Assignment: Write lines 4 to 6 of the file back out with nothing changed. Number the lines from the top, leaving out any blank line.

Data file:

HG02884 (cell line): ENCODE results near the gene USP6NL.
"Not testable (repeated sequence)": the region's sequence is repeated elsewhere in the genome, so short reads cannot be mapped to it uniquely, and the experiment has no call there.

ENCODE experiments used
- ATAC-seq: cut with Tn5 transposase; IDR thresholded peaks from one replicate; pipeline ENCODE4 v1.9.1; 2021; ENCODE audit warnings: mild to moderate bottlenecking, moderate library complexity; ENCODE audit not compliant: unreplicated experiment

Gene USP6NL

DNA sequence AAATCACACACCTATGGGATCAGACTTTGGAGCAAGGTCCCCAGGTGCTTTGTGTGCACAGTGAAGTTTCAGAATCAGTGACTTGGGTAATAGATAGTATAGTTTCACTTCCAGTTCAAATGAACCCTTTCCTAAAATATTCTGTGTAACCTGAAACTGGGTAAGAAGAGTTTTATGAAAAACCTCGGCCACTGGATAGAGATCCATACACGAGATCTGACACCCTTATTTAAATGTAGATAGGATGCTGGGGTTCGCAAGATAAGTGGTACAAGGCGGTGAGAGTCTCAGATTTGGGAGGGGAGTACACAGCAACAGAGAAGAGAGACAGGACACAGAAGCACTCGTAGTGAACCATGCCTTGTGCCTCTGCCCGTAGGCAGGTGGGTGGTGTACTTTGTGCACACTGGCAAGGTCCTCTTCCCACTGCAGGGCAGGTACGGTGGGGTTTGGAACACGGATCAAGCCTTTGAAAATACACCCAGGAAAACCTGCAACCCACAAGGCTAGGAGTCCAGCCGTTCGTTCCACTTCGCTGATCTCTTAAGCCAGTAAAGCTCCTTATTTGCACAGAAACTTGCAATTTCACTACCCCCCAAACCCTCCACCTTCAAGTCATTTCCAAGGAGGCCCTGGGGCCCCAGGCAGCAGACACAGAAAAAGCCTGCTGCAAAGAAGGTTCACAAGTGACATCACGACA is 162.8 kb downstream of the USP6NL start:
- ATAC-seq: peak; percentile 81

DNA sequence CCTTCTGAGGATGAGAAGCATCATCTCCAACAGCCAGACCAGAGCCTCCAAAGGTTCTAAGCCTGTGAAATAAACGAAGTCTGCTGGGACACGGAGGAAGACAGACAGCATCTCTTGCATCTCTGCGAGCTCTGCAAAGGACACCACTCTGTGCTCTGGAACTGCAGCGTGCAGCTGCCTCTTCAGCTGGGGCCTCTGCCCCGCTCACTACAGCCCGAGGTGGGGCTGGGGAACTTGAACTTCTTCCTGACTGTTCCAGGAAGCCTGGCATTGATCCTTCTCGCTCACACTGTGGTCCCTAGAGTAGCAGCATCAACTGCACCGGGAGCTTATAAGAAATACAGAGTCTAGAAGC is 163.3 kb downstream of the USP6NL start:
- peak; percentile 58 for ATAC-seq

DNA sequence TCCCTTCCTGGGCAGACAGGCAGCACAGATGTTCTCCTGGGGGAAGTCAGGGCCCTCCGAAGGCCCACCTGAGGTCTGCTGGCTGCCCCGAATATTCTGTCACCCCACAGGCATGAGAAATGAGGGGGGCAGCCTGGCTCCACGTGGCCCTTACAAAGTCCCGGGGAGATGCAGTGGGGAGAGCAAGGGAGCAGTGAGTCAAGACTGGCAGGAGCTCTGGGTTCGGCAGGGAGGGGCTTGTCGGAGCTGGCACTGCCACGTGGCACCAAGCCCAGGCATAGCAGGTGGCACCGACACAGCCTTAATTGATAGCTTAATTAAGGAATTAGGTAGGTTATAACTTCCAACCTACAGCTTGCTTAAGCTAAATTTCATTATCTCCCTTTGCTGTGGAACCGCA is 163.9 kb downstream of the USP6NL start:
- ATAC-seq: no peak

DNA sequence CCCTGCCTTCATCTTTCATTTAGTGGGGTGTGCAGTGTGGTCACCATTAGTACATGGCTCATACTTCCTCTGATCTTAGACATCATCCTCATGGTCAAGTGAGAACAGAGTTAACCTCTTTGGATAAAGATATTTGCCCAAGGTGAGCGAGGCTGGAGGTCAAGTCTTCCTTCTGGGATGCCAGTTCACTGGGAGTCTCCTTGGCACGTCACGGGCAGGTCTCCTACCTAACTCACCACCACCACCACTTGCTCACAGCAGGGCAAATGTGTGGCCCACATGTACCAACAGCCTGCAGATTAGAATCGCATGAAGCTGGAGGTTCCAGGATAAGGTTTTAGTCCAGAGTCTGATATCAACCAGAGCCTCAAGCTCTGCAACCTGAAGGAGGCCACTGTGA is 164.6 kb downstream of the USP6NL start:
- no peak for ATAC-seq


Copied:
- ATAC-seq: cut with Tn5 transposase; IDR thresholded peaks from one replicate; pipeline ENCODE4 v1.9.1; 2021; ENCODE audit warnings: mild to moderate bottlenecking, moderate library complexity; ENCODE audit not compliant: unreplicated experiment

Gene USP6NL

DNA sequence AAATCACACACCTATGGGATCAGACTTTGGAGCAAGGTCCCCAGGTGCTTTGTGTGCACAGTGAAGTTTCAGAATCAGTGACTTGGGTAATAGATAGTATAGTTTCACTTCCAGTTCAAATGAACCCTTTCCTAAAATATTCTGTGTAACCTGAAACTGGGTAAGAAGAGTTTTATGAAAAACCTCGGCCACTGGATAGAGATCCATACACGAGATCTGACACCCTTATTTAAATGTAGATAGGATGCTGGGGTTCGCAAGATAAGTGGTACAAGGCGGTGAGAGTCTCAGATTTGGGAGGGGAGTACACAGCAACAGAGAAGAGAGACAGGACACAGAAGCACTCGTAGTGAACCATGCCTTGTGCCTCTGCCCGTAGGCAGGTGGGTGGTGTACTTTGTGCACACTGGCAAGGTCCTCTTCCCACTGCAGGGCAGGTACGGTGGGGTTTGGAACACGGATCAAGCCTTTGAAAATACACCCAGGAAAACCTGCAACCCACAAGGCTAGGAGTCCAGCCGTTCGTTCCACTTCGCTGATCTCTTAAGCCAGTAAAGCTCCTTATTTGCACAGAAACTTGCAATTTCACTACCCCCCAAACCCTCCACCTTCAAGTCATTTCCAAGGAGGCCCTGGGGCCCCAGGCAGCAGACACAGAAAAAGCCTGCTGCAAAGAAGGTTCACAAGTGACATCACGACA is 162.8 kb downstream of the USP6NL start: